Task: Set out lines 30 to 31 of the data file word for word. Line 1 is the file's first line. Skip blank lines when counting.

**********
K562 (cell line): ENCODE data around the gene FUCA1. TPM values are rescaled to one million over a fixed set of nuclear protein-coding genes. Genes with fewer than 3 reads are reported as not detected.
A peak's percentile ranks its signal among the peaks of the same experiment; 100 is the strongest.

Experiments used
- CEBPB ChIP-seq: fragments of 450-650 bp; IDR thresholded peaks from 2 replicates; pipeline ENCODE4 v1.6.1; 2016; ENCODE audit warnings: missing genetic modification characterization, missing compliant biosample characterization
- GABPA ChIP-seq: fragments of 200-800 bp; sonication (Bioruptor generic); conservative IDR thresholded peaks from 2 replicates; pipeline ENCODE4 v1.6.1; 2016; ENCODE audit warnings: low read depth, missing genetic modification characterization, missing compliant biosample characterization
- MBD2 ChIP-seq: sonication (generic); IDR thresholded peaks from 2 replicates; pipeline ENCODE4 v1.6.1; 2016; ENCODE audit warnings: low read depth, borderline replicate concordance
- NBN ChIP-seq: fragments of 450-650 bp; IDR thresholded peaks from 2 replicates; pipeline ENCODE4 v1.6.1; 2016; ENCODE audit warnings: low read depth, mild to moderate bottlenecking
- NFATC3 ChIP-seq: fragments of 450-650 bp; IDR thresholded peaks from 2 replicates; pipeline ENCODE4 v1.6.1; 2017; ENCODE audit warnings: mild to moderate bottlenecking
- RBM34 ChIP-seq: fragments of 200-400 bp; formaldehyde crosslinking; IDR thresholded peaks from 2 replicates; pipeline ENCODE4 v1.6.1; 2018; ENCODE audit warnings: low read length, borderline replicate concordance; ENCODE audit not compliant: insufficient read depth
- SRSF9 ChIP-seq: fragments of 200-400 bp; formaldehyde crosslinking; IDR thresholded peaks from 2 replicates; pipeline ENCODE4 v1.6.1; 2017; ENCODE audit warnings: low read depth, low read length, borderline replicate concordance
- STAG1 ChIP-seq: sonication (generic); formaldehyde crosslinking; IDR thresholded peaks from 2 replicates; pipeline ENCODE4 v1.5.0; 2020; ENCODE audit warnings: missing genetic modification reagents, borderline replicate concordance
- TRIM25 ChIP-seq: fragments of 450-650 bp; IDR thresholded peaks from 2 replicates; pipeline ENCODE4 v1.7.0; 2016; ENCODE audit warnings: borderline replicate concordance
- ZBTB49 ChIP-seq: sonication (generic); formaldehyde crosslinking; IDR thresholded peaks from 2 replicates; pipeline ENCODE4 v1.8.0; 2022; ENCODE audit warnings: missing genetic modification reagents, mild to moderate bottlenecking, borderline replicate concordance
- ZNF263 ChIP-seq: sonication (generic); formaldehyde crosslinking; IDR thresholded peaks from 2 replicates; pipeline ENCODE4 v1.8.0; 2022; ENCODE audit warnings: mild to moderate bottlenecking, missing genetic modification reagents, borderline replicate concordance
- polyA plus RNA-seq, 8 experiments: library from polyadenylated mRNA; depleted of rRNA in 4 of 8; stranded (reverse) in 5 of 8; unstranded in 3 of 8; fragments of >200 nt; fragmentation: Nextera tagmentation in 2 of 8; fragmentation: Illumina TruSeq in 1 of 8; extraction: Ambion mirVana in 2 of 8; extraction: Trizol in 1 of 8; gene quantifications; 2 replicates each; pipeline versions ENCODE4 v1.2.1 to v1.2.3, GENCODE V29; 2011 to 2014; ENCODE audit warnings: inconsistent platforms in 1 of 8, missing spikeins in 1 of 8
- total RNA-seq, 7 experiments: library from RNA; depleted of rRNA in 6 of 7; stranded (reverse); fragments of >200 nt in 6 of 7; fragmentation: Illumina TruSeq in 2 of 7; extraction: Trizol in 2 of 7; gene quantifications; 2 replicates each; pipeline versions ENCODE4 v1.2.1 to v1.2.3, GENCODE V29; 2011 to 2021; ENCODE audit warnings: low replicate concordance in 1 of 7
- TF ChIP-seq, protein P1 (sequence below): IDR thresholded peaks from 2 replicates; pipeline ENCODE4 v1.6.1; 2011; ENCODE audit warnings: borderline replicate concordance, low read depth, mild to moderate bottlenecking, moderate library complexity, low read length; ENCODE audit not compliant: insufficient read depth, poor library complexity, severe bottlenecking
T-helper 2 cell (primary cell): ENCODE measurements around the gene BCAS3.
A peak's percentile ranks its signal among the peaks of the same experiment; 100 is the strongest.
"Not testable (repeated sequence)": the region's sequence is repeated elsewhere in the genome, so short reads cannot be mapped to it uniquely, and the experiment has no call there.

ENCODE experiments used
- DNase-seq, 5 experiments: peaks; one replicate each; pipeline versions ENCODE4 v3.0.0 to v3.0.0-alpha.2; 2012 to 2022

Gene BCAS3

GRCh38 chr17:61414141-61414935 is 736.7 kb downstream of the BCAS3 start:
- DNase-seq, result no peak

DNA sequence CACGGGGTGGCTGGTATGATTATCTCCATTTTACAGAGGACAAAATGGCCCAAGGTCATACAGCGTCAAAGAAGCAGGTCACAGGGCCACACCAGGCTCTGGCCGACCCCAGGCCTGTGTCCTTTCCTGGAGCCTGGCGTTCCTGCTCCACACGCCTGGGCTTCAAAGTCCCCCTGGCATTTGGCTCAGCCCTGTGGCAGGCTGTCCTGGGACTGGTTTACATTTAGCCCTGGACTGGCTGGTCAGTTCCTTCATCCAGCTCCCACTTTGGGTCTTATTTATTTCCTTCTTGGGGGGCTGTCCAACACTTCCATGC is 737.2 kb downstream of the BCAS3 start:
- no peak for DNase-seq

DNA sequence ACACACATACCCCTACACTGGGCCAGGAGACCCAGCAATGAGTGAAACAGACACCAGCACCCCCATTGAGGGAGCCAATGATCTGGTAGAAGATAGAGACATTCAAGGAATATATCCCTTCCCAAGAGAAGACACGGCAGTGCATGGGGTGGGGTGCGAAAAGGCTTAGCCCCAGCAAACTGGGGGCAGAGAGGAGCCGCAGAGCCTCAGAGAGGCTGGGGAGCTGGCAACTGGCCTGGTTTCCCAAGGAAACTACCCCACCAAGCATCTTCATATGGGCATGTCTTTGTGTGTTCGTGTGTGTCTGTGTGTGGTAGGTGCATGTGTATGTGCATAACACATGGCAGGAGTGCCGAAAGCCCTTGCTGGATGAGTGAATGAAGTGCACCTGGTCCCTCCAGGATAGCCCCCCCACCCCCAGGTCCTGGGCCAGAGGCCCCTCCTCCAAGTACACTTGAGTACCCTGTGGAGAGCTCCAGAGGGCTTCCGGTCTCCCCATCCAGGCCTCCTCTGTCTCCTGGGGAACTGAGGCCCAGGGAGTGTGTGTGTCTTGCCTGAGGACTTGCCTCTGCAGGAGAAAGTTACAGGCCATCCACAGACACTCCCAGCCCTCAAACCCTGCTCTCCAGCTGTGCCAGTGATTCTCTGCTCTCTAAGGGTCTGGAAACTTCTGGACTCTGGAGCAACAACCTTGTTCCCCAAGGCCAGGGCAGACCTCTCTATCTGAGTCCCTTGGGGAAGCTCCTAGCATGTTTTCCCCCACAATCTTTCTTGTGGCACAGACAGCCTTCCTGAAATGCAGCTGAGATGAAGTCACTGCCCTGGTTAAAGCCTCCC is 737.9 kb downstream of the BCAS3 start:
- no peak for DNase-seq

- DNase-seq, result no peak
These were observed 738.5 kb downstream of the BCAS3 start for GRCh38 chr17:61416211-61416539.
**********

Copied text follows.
- DNase-seq, result no peak
These were observed 738.5 kb downstream of the BCAS3 start for GRCh38 chr17:61416211-61416539.